5 Ways to Say No (to the Wrong Clients)

Ilise Benun on your online marketing planMore CFC notes via Alison Harrison of Harrison Internal Communications. Yesterday was 5 Qualifying Questions to Ask. This time it’s, “5 Ways to Say No”

I’m convinced one of main problems creative freelancers have is saying “no” to the wrong clients before they can find the right one.

Not saying “no” (a.k.a. taking whatever comes along because you feel you have no choice) is a downward spiral because you’re so busy and exasperated by the wrong ones that you can’t believe others could be all that much better.

Believe me, they are. Those good clients who respect your work and value your services are out there. All you have to do is find them. But first you have to make space by nipping it in the bud and not saying yes in the first place.

Here are a few techniques to experiment with:

  1. No explanation needed – you can say “ I’d love to but it’s not possible”
  2. Target market conflict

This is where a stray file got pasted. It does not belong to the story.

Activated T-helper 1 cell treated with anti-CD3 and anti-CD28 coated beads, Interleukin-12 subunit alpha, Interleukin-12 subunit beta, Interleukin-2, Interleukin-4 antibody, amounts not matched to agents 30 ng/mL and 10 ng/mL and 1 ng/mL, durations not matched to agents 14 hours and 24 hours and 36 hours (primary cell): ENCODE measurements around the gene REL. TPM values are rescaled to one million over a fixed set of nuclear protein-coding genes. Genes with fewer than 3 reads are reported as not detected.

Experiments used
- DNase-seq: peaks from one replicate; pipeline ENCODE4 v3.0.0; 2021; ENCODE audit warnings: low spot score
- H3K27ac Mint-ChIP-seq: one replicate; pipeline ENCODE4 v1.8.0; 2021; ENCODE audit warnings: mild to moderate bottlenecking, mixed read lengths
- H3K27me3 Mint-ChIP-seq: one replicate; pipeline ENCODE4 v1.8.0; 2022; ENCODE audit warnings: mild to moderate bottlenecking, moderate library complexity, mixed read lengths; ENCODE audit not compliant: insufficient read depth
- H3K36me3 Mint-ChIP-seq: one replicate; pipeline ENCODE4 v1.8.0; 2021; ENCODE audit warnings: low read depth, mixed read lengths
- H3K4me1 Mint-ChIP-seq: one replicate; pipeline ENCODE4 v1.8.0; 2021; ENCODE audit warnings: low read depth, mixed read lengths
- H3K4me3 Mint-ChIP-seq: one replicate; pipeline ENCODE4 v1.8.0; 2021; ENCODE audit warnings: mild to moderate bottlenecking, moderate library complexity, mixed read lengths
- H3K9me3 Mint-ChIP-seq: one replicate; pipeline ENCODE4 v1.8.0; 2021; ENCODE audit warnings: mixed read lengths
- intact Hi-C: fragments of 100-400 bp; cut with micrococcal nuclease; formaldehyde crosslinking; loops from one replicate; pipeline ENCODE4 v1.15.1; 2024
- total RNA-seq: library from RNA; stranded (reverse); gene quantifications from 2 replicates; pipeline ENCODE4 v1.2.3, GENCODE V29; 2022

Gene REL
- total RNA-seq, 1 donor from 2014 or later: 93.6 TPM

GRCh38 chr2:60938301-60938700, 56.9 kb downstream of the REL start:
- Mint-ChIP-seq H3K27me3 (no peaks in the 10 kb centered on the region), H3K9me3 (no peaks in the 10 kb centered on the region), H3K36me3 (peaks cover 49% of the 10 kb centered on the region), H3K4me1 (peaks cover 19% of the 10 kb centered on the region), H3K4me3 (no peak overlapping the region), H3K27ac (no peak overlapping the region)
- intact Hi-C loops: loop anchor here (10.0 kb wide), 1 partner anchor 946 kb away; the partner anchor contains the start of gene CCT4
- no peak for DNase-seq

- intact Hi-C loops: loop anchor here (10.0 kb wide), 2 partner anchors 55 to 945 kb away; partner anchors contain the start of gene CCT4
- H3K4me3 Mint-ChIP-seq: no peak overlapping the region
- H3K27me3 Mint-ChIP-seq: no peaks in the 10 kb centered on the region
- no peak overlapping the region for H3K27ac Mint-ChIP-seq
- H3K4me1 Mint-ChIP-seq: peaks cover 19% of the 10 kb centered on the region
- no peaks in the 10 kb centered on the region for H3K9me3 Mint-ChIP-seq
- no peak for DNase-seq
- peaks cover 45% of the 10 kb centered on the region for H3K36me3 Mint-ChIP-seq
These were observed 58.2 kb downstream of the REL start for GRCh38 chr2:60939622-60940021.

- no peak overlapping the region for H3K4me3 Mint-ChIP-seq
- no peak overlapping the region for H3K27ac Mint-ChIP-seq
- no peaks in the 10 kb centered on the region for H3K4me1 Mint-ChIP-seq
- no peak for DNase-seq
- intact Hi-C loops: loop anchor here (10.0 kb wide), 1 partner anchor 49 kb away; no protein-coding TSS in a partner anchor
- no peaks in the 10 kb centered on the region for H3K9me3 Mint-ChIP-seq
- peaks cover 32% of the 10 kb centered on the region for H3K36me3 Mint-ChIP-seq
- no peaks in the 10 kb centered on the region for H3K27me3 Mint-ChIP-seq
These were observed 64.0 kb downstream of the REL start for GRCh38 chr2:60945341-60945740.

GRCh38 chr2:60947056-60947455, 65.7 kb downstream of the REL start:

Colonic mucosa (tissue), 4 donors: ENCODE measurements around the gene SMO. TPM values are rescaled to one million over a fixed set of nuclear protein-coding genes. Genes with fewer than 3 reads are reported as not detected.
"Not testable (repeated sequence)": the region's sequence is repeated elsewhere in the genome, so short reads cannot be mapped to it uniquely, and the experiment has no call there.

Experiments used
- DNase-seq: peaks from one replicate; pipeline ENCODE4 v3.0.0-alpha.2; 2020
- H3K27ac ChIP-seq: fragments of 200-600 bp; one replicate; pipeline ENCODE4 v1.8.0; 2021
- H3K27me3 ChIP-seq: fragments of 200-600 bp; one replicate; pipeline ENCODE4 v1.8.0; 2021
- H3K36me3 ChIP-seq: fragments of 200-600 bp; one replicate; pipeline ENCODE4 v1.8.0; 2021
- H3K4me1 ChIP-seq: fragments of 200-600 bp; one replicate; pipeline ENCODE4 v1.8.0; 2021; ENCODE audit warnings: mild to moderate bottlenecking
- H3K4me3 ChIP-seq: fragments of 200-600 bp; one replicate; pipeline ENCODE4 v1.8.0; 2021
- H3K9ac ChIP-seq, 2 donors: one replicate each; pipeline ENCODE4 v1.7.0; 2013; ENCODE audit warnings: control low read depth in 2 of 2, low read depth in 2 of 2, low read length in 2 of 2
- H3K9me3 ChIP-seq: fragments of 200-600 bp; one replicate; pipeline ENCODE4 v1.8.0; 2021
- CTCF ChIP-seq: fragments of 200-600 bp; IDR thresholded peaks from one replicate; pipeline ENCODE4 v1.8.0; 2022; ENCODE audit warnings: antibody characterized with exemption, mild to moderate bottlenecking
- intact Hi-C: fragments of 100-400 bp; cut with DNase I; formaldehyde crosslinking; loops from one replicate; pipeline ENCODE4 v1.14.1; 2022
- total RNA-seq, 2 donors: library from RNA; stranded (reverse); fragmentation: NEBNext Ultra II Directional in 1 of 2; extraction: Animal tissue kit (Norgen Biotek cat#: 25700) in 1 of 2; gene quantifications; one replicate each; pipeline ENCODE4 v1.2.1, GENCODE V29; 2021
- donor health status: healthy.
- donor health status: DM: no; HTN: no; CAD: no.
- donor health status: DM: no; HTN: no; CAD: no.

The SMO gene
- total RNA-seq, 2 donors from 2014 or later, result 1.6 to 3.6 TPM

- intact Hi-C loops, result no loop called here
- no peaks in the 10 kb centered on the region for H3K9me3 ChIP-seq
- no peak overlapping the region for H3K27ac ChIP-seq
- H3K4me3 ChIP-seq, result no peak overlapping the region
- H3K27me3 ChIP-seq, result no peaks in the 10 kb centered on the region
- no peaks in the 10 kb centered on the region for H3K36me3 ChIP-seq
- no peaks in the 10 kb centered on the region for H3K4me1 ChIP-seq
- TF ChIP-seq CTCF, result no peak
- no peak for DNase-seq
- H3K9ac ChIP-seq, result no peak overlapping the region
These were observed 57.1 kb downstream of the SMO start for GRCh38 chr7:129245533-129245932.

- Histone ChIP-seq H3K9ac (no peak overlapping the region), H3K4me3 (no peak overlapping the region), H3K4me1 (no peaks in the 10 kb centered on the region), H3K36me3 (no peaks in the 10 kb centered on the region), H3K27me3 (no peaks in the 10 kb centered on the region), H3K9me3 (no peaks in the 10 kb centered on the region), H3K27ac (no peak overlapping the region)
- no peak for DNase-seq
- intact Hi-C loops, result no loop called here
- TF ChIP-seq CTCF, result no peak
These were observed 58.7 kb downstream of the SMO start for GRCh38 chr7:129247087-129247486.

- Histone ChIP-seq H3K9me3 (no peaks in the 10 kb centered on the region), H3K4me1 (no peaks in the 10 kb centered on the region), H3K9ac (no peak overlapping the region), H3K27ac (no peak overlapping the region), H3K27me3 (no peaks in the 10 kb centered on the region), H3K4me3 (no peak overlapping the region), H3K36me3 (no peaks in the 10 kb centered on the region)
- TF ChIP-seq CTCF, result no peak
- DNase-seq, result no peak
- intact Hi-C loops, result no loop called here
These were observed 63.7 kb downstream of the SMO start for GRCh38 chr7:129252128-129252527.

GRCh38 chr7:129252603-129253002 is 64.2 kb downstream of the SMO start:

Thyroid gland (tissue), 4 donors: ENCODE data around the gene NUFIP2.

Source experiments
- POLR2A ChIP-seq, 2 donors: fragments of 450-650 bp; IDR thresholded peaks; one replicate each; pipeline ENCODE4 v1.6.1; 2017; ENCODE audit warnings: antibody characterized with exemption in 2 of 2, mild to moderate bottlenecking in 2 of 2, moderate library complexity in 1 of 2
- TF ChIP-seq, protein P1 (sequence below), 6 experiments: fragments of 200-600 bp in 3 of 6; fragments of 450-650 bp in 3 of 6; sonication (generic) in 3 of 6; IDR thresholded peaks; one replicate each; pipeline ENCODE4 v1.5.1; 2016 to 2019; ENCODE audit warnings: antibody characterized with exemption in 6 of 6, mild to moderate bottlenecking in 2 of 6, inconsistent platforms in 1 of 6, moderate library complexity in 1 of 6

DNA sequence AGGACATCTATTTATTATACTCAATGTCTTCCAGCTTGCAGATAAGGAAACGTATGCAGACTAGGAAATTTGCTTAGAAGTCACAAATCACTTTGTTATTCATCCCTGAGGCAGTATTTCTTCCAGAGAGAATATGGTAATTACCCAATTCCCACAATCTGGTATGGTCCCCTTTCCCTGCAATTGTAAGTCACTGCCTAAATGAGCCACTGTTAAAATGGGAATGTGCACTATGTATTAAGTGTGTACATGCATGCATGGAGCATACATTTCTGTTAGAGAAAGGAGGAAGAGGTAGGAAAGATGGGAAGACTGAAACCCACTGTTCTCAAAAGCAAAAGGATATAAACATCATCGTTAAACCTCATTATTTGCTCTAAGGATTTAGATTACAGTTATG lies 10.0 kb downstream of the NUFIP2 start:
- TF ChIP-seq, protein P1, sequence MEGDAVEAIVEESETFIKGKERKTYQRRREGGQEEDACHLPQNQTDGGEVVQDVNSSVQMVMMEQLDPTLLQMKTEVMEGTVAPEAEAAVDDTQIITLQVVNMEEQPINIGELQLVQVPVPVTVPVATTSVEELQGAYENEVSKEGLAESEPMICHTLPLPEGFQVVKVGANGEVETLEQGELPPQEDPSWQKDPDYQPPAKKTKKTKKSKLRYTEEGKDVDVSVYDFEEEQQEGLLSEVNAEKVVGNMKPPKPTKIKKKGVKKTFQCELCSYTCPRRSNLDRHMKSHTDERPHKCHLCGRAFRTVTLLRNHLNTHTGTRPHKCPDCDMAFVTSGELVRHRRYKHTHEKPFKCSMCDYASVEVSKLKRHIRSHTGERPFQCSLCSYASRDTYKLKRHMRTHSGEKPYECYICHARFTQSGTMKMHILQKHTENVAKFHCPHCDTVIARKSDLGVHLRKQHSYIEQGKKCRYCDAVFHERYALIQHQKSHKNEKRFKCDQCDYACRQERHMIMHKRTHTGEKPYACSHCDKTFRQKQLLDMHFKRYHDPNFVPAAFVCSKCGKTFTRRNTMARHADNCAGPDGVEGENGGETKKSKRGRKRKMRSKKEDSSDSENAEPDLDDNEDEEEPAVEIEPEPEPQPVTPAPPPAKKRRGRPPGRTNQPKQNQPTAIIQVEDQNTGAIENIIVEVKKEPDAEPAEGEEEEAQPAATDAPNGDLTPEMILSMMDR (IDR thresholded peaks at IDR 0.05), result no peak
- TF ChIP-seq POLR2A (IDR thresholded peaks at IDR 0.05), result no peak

3. Scheduling conflict
  4. Goal conflict
  5. Make a referral – only if this is not a red flag client.

In a podcast, Alison and I talked about each of them and she elaborated on how they work. Listen to that here…

In the meantime, let us know which ones work best for you. Try them all!

2 thoughts on “5 Ways to Say No (to the Wrong Clients)

  1. Lee

    All of the above works if I’m brave enough to put them into action 🙂
    I’ve encountered a few bad clients who are disrespectful and unappreciative. Time to say NO to them and move on to better clients.

    1. Alison Harrison

      Lee, I so hear what you’re saying about being brave enough! I have to have the list in front of me (it’s on a post-it by the phone) so that I don’t ramble and chicken out.

      But I have to say, biting the bullet and saying “no” a few times has actually made me feel much more confident – it’s really helped me to focus on what I do want, rather than taking jobs because I’m scared of what might happen otherwise. And that seems to have set up a virtuous circle where I feel that I’m defining my positioning better and making conscious steps towards the business I want rather than drifting, which in turn makes me sound more confident when I’m talking to my right people – it’s working 🙂